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Saturday, March 15, 2008

Back to school

Form teacher Low Kee Pow (front row 4th from right)
Class 9Y of 1954 Raffles Institution

When law and order were established we returned to live in Joo Chiat. I attended Choon Guan School at Koon Seng Road to learn Japanese language and writing. I studied Hiragana which was the easier version of Japanese script. The other script, Kata Kana with Kanji was for higher classes. I also learned to sing some Japanese songs. The first song was Kimi Gayo, Japanese National Anthem. Then came 'arukay arukay'. I am not sure of its meaning. It could mean 'walking' as the song was sang when the class walked round and round the playground. There were many other songs such as 'Heitai San Konichiwa' (greeting Japanese soldiers), Kutsu gu Naru and Momo Taro San. My favourite song was 'Momo Taro San'. It was from a Japanese Folklore. There were four characters in the story. Momo Taro San, the little boy and his three friends, a bird, a monkey and a dog. They fought the demons and won. The moral of the story was good over evil. For non school song, I can only remember 'Sinanoyorau', a Japanese love song.

When the British returned to Singaopore, I was registered in the Telok Kurau English School for my primary education. In 1951, I was promoted to secondary school at Raffles Institution It was situated at the junction of Bras Basah Road and North Bridge Road. The school had a very good reputation and I felt elated putting on the school's badge and the white uniform. Wearing long trousers to school also helped my ego that I was an adolescent. I went to school by Singapore Traction Company bus No. 22. It was always crowded and very often I had to stand all the way to school. There were uniformed groups in the school such as cadets, scouts and St John ambulance. I signed up for the cadet corps. During the drill at the school field, I found the world war two .303 rifle was too heavy for me. I must admit that I was a weakling then. I paid $10 to the school to get out of it. It was a lot of money at that time. There were two scout groups in the school, the 2nd Raffles Group and the 32nd Raffles Group. I signed up with the latter until I left the school in 1954.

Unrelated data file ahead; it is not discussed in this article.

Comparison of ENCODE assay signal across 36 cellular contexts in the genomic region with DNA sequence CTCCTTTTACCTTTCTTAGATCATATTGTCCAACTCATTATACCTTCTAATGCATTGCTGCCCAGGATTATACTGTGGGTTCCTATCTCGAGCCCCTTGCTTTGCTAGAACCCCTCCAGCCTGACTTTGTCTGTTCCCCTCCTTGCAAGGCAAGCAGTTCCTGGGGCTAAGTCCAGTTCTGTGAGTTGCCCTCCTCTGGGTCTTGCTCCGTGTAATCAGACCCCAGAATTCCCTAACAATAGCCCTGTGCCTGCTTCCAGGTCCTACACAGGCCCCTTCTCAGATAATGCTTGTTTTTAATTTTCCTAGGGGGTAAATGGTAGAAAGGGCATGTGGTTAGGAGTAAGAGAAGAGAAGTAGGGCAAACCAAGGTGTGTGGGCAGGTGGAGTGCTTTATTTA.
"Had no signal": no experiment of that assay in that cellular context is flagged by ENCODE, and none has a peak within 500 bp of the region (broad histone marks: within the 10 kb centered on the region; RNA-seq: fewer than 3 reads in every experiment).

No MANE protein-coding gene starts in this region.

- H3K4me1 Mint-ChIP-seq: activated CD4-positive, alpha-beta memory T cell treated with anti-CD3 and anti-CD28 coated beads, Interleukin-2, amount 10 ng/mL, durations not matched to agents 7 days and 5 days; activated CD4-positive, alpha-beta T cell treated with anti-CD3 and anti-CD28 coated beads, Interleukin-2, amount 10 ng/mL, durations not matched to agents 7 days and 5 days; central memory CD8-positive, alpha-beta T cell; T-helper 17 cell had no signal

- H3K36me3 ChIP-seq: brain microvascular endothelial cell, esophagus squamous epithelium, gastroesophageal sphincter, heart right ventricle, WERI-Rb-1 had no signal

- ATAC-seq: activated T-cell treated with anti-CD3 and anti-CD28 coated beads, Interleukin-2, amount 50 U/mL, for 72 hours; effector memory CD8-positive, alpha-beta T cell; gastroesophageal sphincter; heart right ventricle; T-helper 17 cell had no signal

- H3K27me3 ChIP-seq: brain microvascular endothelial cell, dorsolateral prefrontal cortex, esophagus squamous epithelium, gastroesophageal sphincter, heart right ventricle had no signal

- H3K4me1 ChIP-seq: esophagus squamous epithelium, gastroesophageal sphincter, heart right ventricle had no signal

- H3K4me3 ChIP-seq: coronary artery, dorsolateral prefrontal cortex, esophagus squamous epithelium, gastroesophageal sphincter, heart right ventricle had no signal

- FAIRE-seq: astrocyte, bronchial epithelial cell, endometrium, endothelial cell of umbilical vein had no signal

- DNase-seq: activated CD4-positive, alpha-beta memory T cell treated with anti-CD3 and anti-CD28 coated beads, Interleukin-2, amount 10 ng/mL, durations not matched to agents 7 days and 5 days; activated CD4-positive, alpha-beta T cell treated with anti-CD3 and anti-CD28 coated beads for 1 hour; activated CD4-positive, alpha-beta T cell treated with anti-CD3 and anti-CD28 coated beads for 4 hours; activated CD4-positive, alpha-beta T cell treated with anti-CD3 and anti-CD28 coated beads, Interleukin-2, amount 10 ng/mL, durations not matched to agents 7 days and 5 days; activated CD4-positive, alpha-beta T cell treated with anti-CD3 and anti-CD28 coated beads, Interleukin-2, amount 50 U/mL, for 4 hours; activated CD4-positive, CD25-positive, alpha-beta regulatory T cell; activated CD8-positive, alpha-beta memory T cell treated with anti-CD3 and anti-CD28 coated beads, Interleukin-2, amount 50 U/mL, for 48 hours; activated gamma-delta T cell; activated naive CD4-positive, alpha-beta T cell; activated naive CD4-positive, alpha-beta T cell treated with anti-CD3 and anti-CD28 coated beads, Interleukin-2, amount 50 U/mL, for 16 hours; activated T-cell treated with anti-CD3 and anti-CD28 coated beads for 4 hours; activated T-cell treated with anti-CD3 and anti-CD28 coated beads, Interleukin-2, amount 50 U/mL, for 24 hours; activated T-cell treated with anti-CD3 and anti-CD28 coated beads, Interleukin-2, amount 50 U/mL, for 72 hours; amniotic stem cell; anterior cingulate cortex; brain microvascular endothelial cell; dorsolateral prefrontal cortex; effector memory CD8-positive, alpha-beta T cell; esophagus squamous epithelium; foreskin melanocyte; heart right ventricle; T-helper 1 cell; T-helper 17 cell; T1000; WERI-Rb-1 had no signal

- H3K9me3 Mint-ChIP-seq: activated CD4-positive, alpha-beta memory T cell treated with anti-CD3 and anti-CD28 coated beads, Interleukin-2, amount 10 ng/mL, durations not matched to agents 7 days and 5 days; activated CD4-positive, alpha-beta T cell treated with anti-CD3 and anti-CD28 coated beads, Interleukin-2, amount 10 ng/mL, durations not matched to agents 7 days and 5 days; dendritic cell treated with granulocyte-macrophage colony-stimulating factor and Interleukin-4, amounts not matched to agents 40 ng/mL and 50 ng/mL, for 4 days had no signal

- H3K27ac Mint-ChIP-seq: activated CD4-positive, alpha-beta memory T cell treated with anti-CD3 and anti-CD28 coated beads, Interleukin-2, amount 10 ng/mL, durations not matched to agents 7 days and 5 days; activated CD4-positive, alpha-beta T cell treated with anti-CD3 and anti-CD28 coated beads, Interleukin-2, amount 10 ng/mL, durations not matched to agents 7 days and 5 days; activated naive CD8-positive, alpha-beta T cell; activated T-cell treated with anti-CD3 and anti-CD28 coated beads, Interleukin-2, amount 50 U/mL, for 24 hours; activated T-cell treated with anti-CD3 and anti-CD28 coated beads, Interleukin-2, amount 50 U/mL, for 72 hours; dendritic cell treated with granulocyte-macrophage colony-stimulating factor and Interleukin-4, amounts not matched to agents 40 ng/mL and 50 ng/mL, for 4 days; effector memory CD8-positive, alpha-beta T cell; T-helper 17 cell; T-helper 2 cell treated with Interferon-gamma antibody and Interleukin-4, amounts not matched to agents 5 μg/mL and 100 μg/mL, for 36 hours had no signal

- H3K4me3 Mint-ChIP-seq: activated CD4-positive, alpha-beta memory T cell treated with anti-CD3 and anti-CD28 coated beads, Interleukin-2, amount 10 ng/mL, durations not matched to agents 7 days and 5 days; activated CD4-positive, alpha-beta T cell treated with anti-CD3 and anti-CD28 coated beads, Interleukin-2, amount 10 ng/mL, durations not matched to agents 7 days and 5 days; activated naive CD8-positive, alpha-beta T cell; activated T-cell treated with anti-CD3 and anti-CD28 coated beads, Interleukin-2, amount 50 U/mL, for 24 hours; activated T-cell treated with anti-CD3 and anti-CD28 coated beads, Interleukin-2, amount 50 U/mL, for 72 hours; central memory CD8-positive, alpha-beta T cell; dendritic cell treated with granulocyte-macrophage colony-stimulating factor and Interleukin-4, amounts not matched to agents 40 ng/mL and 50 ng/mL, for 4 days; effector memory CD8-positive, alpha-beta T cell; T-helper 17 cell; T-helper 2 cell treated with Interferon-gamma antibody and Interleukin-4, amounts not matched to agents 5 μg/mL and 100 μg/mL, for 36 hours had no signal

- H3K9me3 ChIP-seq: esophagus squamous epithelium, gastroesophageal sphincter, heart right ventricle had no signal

Saturday, March 1, 2008

Chinese New Year At Chai Chee

Chinese New Year then was subdued. There was no fire crackers to welcome the new year. Children and adults had no new clothes and shoes to put on as time was hard.
Re-union dinner was confined to family members within the house. There was no visitors as public transport was scarce. Furthermore, our friends and relatives were scattered in different parts of the island. There was no ang pow for the children. We lived in fear as there was rumour of Japanese atrocities in other parts of Singapore.

Chinese New Year In Early
Post War Years

Preparation started in earnest a few days before the Chinese New Year. Children and adults had their hair cut. Parents bought new shoes for the children to visit relatives and friends. Fire crackers came in two sizes. The big ones, red in colour came in a square packet. The small ones, red and green in colours came in a rectangular box. The noise of fire crackers could be heard a few days before the new year. It became more intense as the festival drew nearer. The din of the crackers continued to the end of the festival. On the last day, just before midnight there was heavy firing of crackers on the road. Shops in the neighbourhood challenged one another to show off. The road was filled with thick smoke caused by the fire crackers and motor vehicles had to move very slowly to avoid accident and fires. When the firing of crackers stopped, the neighbourhood was extremely quiet. The road was carpeted with red papers from the crackers. But, the festivity went on with friends and neighbours gathering inside the house to gamble.